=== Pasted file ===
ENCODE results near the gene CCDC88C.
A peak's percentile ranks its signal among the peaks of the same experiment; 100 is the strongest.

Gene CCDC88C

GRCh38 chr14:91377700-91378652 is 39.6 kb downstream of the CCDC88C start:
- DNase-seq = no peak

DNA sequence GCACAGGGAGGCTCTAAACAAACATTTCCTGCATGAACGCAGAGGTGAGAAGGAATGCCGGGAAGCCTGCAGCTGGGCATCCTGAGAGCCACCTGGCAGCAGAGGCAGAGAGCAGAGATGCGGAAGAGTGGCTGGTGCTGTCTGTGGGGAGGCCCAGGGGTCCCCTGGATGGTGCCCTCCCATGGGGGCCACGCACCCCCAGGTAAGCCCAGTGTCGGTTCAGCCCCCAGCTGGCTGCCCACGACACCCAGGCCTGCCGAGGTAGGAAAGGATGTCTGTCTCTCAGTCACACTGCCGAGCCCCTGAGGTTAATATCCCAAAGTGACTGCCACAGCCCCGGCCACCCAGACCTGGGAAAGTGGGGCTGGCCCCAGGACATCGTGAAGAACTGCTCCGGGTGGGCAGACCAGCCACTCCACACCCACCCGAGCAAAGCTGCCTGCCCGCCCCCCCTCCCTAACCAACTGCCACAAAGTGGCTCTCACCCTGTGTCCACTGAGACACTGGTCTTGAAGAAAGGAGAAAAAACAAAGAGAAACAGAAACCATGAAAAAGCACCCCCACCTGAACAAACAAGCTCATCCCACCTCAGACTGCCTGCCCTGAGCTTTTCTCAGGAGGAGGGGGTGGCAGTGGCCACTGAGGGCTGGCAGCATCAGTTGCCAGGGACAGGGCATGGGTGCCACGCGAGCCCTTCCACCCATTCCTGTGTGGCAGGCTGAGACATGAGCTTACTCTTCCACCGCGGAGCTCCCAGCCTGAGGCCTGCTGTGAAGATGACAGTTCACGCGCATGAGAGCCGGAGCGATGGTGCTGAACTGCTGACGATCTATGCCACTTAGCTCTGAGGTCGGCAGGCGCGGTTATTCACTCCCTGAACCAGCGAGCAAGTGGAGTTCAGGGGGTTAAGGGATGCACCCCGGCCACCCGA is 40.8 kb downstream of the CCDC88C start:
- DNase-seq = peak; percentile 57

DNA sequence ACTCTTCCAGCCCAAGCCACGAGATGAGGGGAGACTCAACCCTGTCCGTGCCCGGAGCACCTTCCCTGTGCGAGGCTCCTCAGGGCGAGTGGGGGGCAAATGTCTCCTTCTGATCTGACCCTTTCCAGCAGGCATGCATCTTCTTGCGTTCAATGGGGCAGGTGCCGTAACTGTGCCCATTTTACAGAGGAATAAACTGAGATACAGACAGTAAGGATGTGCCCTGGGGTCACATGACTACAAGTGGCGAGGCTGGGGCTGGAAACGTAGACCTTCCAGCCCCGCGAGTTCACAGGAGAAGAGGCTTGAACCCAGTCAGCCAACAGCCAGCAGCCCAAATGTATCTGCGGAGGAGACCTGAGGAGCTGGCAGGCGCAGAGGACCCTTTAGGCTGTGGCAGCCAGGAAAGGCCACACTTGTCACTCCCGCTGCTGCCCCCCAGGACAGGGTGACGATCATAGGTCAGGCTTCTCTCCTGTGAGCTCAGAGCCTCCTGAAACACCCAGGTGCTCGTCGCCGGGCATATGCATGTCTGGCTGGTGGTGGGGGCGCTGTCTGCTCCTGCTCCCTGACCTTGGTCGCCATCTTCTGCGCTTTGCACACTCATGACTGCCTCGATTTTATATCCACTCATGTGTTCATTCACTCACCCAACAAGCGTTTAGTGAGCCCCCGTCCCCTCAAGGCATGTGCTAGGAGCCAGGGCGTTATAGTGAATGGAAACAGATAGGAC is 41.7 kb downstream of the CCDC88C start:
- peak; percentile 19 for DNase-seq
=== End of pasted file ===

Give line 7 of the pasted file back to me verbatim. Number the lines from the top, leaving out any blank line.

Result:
- DNase-seq = peak; percentile 57